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What is this thing called an אולפן (Ulpan)

February 8, 2016

According to my handy-dandy online, never too far away, always referenced, Hebrew-English dicitonary - מורפיקס (Morfix) the word אולפן is translated thus: 

For those of you living outside of Israel or who have never be subjected to the harrowing experience (what my teacher calls "fun") of taking a Hebrew language course, this is probably not a familiar or even unfamiliar word. But for those of us who have moved to Israel as adults - and here I include anyone post high school - ulpan is one of the first words and most important words one learns in Hebrew. "Ulpan" might as well mean "the entire world". 

 

Hebrew language classes are provided as a benefit from the Israeli government to new citizens. But like everything else in Israel, it comes as a voucher (in Hebrew) that is nearly impossible to decipher - and it is only called a voucher in the school. The Ministry that provides the voucher calls it something else. 

 

In any even, when given the voucher you are asked which ulpan you want to attend. They are many in each city and many on kibbutzim, You can use the voucher as a blank check but they prefer to fill in the name of the school immediately since only certain schools are authorized to provide language classes that meet the Ministry of Education's standards. We chose, the largest and most well known school in Tel Aviv - מרכז גולדשטיין גורן: אולפן גורדון ללימוד השפה העברית (short name, Ulpan Gordon). 

 

The voucher for new citizens pays for 5 months of full time instruction and is valid for three years. This means some new citizens do not attend language classes until 5 months before the 3 years is up. Some people start the day after they arrive. A placement test is required which sounds quite reasonable, but for those of us who spent years in Hebrew School, this is humiliating. "What do you mean, I have to take the test? I had a Bar Mitzvah. I can sing along with the best of them."

 

Wrong. Hebrew is a real language, not a 15 minute soliloquy that is memerized at age13. I started at the beginning - Aleph minus, minus. Nada. Nil. And I'm glad I did.

 

The classes are very mixed in every way possible. The students are different ages, at different stages in life; educated, not educated, employed, married or not and from every country in the world. Some students are able to speak Hebrew - perhaps their parents were Israeli or they have been living in the country for awhile - but cannot read or write. Some students, especially those who attended Jewish Day school can read and write but speak little. Some religious students know obscure terms and poetic language and cannot order in a restaurant.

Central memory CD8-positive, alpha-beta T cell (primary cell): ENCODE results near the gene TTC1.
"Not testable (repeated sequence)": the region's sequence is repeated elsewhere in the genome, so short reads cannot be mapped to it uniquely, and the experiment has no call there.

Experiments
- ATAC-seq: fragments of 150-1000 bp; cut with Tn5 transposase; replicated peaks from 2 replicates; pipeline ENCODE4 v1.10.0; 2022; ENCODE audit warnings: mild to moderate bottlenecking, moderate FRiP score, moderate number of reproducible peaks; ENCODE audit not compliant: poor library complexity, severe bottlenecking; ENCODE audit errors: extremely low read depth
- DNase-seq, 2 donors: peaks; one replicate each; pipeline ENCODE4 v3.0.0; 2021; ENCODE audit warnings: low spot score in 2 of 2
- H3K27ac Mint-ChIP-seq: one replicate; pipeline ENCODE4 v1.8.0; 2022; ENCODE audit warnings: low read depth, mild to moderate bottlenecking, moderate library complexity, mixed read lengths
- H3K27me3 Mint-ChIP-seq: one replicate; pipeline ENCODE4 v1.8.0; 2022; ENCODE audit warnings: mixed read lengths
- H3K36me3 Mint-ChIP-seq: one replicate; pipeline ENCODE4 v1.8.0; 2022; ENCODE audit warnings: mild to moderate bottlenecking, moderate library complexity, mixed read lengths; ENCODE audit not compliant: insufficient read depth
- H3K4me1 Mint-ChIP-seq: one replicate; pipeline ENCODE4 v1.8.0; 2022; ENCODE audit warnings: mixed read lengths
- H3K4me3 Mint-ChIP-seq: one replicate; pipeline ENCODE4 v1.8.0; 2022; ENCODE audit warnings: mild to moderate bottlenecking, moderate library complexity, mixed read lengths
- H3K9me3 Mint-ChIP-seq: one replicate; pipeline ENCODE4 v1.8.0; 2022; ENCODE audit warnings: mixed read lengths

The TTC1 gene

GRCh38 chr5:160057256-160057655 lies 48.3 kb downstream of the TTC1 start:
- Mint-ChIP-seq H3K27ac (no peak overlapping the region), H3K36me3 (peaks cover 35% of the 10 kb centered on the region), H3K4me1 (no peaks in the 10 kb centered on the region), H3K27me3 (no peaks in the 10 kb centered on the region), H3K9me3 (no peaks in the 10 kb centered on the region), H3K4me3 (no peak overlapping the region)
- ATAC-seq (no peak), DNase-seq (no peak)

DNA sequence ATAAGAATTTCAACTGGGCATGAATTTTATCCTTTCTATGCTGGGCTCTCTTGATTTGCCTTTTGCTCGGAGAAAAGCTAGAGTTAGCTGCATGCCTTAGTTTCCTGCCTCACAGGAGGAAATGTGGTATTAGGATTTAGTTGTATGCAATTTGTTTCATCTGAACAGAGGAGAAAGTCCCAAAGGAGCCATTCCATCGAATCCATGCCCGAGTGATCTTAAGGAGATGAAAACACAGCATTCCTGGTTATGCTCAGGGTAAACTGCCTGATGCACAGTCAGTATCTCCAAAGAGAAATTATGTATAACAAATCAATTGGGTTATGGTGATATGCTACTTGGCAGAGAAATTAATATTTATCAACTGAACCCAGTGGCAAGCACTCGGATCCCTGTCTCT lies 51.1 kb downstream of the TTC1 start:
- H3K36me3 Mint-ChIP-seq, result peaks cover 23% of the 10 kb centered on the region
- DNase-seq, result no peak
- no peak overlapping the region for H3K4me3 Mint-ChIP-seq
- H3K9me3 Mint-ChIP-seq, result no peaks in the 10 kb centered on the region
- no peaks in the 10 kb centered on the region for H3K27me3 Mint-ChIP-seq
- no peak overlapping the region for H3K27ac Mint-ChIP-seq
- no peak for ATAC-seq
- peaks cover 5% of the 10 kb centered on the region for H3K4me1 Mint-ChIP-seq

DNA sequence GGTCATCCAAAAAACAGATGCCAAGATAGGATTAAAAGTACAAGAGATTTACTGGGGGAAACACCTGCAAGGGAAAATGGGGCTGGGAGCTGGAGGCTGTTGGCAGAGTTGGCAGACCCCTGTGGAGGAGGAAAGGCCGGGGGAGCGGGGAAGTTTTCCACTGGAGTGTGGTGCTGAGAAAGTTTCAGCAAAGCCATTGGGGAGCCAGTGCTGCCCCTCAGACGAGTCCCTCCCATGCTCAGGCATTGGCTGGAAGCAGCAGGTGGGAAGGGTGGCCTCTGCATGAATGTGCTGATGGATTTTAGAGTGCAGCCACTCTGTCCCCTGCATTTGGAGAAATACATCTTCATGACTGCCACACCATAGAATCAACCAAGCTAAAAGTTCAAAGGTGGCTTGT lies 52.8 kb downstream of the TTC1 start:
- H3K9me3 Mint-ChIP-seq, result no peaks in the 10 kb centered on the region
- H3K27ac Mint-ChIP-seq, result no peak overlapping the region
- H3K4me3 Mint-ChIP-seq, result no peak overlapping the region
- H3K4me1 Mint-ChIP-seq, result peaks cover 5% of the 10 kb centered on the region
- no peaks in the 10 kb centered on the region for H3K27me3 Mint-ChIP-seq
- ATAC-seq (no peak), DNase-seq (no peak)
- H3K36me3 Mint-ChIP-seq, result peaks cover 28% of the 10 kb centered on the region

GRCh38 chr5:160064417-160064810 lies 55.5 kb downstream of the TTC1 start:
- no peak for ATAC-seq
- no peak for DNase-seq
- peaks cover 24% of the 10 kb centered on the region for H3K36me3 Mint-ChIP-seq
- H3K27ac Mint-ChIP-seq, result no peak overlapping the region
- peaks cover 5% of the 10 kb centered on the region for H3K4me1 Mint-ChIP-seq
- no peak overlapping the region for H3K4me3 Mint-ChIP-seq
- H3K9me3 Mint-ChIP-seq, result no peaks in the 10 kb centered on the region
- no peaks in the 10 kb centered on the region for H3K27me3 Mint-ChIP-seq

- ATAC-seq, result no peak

Some students - especially the Russian ones (and I don't know why) - seem to need only an introductory class and then they are working and moving headlong into Israeli society. Students in their 20s usually master the language within a year. They can manage with every day tasks, get work or continue studies at the university. Having a Hebrew speaking partner accelerates the prcocess 10 fold.

 

Then there is my crowd. I may be the only one, but I doubt it. I have been here three years and am reasonably literate - can read and write in Hebrew, albeit simple Hebrew. With some difficulty I can read the newspaper which is written in the passive voice that is not used in speech. I can speak Hebrew in my head and to our dog Sami, but when I open my mouth I get nervous and nonsense comes out. I fumble over the words. I have developed dyslexia, reversing the orders of letters in a verb and saying some very silly things. I have to revist the same content again and again. 

 

Everyday is a struggle, but it is a good struggle. At one point in my adult life I had to learn to speak again. Learning Hebrew is a goal that I have set for myself to exercise my brain, to grow, to meet a challenge. 

 

I have been in many ulpan classes and I probably will go back for another. I am progressing much slower than I would like, but I will not give up. Even though I am not keeping pace with the younger students (and many of the older ones as well) I am glad to know them and to have the opportunty to reinvent ourselves together.

 

5 hours a day, 4 days a week for 5 months is intense.

 

In the words of our teacher Orly Winograd 

בוקר אור. מה שלומכם? יש המון המון עבודה היום. היו לכם שיעורי בית.  עשיתם? לא. בסדר. אנחנו ממשיכים עכשיו בכיתה. חבר׳ה, יש מרתון. 

 

 

 

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